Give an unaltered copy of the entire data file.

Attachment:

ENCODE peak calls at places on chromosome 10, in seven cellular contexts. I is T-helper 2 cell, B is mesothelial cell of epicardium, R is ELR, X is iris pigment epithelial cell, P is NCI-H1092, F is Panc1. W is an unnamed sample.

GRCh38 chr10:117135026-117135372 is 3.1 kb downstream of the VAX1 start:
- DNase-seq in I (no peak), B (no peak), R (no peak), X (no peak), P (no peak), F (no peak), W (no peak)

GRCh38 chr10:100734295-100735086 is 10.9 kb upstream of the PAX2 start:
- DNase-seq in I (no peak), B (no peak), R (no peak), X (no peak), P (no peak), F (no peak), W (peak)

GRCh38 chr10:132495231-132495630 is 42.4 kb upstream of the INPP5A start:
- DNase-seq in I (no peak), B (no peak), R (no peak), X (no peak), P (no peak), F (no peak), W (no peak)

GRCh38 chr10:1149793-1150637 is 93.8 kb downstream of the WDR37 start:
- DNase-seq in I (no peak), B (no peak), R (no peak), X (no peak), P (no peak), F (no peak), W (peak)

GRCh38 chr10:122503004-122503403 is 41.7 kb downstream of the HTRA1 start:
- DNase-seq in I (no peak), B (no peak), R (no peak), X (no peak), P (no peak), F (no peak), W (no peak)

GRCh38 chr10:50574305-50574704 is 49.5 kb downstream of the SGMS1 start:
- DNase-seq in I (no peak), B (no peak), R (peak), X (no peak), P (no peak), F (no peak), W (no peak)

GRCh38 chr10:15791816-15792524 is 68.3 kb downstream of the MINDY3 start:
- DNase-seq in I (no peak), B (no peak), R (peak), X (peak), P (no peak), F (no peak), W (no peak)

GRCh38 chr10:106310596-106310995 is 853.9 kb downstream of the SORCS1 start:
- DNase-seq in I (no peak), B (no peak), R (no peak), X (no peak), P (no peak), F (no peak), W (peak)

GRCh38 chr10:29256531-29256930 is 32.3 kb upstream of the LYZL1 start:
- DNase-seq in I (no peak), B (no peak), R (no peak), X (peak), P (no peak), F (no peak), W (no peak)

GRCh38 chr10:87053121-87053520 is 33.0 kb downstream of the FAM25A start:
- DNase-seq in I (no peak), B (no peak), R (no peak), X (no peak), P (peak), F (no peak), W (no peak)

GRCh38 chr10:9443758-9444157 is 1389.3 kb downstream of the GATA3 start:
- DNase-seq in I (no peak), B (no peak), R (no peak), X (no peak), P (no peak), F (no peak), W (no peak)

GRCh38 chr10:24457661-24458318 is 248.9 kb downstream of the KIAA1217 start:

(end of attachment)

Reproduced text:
ENCODE peak calls at places on chromosome 10, in seven cellular contexts. I is T-helper 2 cell, B is mesothelial cell of epicardium, R is ELR, X is iris pigment epithelial cell, P is NCI-H1092, F is Panc1. W is an unnamed sample.

GRCh38 chr10:117135026-117135372 is 3.1 kb downstream of the VAX1 start:
- DNase-seq in I (no peak), B (no peak), R (no peak), X (no peak), P (no peak), F (no peak), W (no peak)

GRCh38 chr10:100734295-100735086 is 10.9 kb upstream of the PAX2 start:
- DNase-seq in I (no peak), B (no peak), R (no peak), X (no peak), P (no peak), F (no peak), W (peak)

GRCh38 chr10:132495231-132495630 is 42.4 kb upstream of the INPP5A start:
- DNase-seq in I (no peak), B (no peak), R (no peak), X (no peak), P (no peak), F (no peak), W (no peak)

GRCh38 chr10:1149793-1150637 is 93.8 kb downstream of the WDR37 start:
- DNase-seq in I (no peak), B (no peak), R (no peak), X (no peak), P (no peak), F (no peak), W (peak)

GRCh38 chr10:122503004-122503403 is 41.7 kb downstream of the HTRA1 start:
- DNase-seq in I (no peak), B (no peak), R (no peak), X (no peak), P (no peak), F (no peak), W (no peak)

GRCh38 chr10:50574305-50574704 is 49.5 kb downstream of the SGMS1 start:
- DNase-seq in I (no peak), B (no peak), R (peak), X (no peak), P (no peak), F (no peak), W (no peak)

GRCh38 chr10:15791816-15792524 is 68.3 kb downstream of the MINDY3 start:
- DNase-seq in I (no peak), B (no peak), R (peak), X (peak), P (no peak), F (no peak), W (no peak)

GRCh38 chr10:106310596-106310995 is 853.9 kb downstream of the SORCS1 start:
- DNase-seq in I (no peak), B (no peak), R (no peak), X (no peak), P (no peak), F (no peak), W (peak)

GRCh38 chr10:29256531-29256930 is 32.3 kb upstream of the LYZL1 start:
- DNase-seq in I (no peak), B (no peak), R (no peak), X (peak), P (no peak), F (no peak), W (no peak)

GRCh38 chr10:87053121-87053520 is 33.0 kb downstream of the FAM25A start:
- DNase-seq in I (no peak), B (no peak), R (no peak), X (no peak), P (peak), F (no peak), W (no peak)

GRCh38 chr10:9443758-9444157 is 1389.3 kb downstream of the GATA3 start:
- DNase-seq in I (no peak), B (no peak), R (no peak), X (no peak), P (no peak), F (no peak), W (no peak)

GRCh38 chr10:24457661-24458318 is 248.9 kb downstream of the KIAA1217 start: